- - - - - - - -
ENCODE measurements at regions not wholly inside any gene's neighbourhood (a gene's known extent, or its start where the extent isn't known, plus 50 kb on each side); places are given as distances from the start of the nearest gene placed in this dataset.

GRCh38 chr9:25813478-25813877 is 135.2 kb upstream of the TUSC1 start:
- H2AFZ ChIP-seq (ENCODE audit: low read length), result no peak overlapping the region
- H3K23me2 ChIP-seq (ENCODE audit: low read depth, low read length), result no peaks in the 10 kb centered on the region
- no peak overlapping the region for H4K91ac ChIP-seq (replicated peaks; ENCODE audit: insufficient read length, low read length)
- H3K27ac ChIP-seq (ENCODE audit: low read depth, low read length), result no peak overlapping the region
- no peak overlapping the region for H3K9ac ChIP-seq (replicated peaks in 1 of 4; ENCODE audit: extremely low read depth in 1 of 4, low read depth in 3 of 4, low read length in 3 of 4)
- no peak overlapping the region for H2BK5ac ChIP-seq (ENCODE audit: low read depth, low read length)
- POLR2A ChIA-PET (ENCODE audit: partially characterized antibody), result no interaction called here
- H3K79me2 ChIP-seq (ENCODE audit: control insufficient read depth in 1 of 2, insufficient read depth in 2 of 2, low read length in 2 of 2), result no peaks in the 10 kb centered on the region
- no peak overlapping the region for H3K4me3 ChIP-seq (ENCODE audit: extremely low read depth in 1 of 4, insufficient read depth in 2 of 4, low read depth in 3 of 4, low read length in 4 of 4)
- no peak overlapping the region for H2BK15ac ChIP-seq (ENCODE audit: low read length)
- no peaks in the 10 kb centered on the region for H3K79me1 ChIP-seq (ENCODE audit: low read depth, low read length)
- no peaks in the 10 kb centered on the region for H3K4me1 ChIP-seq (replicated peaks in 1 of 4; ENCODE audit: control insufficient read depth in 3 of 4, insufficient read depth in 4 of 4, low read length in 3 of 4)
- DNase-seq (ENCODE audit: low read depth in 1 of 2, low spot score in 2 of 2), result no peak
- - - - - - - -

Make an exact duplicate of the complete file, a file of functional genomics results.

ENCODE measurements at regions not wholly inside any gene's neighbourhood (a gene's known extent, or its start where the extent isn't known, plus 50 kb on each side); places are given as distances from the start of the nearest gene placed in this dataset.

GRCh38 chr9:25813478-25813877 is 135.2 kb upstream of the TUSC1 start:
- H2AFZ ChIP-seq (ENCODE audit: low read length), result no peak overlapping the region
- H3K23me2 ChIP-seq (ENCODE audit: low read depth, low read length), result no peaks in the 10 kb centered on the region
- no peak overlapping the region for H4K91ac ChIP-seq (replicated peaks; ENCODE audit: insufficient read length, low read length)
- H3K27ac ChIP-seq (ENCODE audit: low read depth, low read length), result no peak overlapping the region
- no peak overlapping the region for H3K9ac ChIP-seq (replicated peaks in 1 of 4; ENCODE audit: extremely low read depth in 1 of 4, low read depth in 3 of 4, low read length in 3 of 4)
- no peak overlapping the region for H2BK5ac ChIP-seq (ENCODE audit: low read depth, low read length)
- POLR2A ChIA-PET (ENCODE audit: partially characterized antibody), result no interaction called here
- H3K79me2 ChIP-seq (ENCODE audit: control insufficient read depth in 1 of 2, insufficient read depth in 2 of 2, low read length in 2 of 2), result no peaks in the 10 kb centered on the region
- no peak overlapping the region for H3K4me3 ChIP-seq (ENCODE audit: extremely low read depth in 1 of 4, insufficient read depth in 2 of 4, low read depth in 3 of 4, low read length in 4 of 4)
- no peak overlapping the region for H2BK15ac ChIP-seq (ENCODE audit: low read length)
- no peaks in the 10 kb centered on the region for H3K79me1 ChIP-seq (ENCODE audit: low read depth, low read length)
- no peaks in the 10 kb centered on the region for H3K4me1 ChIP-seq (replicated peaks in 1 of 4; ENCODE audit: control insufficient read depth in 3 of 4, insufficient read depth in 4 of 4, low read length in 3 of 4)
- DNase-seq (ENCODE audit: low read depth in 1 of 2, low spot score in 2 of 2), result no peak